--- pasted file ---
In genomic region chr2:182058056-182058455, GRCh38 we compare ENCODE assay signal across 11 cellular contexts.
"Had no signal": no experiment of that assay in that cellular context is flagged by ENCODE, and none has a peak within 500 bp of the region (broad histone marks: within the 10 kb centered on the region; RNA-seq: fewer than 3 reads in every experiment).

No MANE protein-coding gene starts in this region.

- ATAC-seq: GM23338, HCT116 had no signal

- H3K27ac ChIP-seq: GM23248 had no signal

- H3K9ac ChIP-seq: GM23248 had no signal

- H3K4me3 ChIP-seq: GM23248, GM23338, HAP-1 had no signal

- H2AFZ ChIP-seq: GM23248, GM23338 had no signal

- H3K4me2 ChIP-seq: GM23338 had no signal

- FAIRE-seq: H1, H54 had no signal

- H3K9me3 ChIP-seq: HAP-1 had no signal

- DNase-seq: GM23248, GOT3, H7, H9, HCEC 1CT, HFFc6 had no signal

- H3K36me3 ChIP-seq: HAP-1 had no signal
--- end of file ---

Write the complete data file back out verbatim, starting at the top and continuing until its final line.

In genomic region chr2:182058056-182058455, GRCh38 we compare ENCODE assay signal across 11 cellular contexts.
"Had no signal": no experiment of that assay in that cellular context is flagged by ENCODE, and none has a peak within 500 bp of the region (broad histone marks: within the 10 kb centered on the region; RNA-seq: fewer than 3 reads in every experiment).

No MANE protein-coding gene starts in this region.

- ATAC-seq: GM23338, HCT116 had no signal

- H3K27ac ChIP-seq: GM23248 had no signal

- H3K9ac ChIP-seq: GM23248 had no signal

- H3K4me3 ChIP-seq: GM23248, GM23338, HAP-1 had no signal

- H2AFZ ChIP-seq: GM23248, GM23338 had no signal

- H3K4me2 ChIP-seq: GM23338 had no signal

- FAIRE-seq: H1, H54 had no signal

- H3K9me3 ChIP-seq: HAP-1 had no signal

- DNase-seq: GM23248, GOT3, H7, H9, HCEC 1CT, HFFc6 had no signal

- H3K36me3 ChIP-seq: HAP-1 had no signal